North Carolina Lawmakers Consider Eliminating High School Driver Education

Teens are at an especially high risk of motor vehicle collisions. The Centers for Disease Control and Prevention says drivers between ages 16-19 are three times more likely to be involved in an accident than drivers more than 20 years old. Despite these statistics, the North Carolina car accident lawyers at HensonFuerst explain the state is preparing to eliminate driver education courses in schools. It’s a move many citizens aren’t happy about.

The North Carolina Senate has approved a budget that would get rid of driver education classes that are currently a requirement for teens wishing to get a learner’s permit. According to The Charlotte Observer, teens will be required to make up for the lost learning experience by operating a vehicle with a parent for 85 hours, versus the current 60-hour requirement. Teens would also be required to have a higher score on a written examination to receive a license.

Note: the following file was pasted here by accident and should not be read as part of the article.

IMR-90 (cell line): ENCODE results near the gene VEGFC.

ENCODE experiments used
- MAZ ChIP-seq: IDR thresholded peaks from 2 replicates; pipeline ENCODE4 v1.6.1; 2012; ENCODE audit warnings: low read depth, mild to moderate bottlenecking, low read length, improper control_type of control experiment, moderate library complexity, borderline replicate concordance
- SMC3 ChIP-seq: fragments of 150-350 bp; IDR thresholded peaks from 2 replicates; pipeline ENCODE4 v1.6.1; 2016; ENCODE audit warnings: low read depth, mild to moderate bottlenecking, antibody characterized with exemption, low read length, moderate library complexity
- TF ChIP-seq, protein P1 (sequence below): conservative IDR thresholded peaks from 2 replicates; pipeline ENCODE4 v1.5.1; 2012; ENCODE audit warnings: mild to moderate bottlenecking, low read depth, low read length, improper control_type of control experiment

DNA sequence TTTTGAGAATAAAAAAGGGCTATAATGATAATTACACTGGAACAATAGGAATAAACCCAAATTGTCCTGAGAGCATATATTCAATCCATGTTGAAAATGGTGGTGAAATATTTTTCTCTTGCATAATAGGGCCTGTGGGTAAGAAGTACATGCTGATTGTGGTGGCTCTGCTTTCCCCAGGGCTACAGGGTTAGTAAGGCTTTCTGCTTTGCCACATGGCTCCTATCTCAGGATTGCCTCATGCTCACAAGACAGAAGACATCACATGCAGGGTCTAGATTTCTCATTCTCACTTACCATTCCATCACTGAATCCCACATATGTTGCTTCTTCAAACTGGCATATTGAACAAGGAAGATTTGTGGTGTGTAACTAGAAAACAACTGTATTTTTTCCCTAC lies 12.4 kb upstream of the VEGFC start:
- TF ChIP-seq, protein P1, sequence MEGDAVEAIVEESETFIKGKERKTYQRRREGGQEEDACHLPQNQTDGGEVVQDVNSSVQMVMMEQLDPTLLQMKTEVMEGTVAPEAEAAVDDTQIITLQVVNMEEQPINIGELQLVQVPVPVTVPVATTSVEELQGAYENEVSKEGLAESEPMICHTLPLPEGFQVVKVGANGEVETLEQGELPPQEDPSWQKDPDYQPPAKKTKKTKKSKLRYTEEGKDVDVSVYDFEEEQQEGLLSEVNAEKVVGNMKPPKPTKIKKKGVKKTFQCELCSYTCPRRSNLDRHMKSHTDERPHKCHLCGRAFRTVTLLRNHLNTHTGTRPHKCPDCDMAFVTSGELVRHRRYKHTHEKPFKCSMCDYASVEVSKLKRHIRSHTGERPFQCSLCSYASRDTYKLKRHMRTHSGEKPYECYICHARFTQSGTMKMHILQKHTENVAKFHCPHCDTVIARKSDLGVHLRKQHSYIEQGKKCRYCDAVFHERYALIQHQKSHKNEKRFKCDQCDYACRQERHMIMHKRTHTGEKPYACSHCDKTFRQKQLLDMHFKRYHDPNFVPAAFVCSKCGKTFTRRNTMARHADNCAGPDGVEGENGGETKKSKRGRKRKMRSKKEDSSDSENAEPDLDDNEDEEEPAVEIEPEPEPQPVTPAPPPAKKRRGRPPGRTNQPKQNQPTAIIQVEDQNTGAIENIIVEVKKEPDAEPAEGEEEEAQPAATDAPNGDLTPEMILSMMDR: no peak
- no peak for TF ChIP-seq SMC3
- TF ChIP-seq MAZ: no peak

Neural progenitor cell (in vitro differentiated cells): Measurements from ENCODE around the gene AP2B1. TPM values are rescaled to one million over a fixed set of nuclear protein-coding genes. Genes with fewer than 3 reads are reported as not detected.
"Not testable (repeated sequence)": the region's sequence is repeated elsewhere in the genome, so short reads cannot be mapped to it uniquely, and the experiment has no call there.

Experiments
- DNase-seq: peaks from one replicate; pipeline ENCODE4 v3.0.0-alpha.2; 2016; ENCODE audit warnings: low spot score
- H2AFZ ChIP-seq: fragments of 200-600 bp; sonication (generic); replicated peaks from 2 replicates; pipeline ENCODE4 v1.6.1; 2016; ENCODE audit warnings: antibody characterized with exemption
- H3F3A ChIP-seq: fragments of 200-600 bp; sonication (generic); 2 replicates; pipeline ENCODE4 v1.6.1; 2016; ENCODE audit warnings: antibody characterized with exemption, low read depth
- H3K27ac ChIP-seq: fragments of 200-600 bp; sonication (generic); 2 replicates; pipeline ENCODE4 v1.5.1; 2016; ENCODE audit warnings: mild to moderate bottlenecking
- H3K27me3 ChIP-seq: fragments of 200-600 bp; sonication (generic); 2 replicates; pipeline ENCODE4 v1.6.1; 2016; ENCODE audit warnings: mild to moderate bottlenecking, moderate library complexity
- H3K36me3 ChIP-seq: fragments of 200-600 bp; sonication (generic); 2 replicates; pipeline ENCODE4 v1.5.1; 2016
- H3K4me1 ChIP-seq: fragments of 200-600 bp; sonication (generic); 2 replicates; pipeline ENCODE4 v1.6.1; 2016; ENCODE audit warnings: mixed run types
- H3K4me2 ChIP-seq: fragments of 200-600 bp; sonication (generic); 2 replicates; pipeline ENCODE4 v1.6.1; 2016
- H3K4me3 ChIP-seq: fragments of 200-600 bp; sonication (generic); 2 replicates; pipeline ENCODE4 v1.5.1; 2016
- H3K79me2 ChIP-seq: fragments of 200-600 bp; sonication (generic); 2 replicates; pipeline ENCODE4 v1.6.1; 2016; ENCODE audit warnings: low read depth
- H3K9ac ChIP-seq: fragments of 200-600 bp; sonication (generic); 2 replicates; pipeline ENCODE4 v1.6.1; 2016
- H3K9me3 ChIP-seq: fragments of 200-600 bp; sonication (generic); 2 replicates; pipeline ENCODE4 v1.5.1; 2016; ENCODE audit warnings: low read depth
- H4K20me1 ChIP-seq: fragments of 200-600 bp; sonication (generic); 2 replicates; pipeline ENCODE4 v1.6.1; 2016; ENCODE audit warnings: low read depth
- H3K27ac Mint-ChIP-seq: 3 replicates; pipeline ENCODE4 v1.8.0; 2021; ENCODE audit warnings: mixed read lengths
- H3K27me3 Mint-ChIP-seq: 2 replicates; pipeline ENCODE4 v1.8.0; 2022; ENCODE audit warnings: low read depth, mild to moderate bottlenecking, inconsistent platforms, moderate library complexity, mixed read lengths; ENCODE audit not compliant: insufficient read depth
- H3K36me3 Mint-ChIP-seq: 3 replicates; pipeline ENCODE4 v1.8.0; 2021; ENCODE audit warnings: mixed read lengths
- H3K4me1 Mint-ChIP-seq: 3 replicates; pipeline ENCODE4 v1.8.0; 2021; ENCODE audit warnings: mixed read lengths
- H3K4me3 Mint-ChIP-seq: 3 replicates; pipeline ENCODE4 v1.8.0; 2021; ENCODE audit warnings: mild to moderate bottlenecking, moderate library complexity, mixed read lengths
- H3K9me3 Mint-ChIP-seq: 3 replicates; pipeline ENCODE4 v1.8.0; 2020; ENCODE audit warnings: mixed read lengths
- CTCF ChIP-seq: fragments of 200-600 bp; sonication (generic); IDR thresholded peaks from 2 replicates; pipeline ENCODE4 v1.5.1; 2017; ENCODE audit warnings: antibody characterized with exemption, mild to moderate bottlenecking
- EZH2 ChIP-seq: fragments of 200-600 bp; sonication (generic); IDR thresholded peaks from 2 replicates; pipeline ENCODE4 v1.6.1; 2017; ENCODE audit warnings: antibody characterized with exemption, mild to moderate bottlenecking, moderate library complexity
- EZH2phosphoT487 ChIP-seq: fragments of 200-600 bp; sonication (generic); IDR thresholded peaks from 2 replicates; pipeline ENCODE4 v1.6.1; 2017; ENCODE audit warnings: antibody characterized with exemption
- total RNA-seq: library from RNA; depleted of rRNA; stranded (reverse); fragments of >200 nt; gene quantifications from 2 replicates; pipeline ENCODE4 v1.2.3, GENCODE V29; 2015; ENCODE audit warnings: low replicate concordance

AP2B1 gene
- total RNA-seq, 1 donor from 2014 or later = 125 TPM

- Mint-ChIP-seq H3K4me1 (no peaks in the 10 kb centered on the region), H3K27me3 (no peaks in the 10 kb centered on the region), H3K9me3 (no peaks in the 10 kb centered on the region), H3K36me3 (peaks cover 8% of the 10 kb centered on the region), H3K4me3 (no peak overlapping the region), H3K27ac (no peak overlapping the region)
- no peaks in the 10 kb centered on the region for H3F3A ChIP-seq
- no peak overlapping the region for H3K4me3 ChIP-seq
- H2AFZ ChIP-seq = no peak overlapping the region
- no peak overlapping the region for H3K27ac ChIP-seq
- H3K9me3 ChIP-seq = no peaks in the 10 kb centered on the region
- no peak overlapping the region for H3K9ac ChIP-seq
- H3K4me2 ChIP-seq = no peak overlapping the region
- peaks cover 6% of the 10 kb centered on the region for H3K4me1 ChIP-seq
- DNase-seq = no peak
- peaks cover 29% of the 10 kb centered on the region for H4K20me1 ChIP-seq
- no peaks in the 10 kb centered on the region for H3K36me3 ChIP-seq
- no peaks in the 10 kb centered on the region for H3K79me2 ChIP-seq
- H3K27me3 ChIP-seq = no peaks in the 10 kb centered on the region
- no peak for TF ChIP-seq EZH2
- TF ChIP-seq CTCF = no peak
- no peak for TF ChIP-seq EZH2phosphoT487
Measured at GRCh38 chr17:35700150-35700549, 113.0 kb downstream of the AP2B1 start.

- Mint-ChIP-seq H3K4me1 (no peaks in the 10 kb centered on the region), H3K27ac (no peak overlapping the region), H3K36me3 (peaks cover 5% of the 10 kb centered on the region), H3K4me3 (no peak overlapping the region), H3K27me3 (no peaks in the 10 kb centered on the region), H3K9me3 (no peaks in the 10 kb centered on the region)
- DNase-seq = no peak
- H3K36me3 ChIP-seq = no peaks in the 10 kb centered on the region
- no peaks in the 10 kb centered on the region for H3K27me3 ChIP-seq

Many say that eliminating the courses could lead to teen drivers developing bad habits on the road.

At HensonFuerst, we believe that education and hands-on experience behind the wheel of a vehicle are two of the best ways to help prevent car accidents from occurring. That’s why our North Carolina personal injury lawyers are hopeful that state lawmakers act in the best interests of our young drivers.

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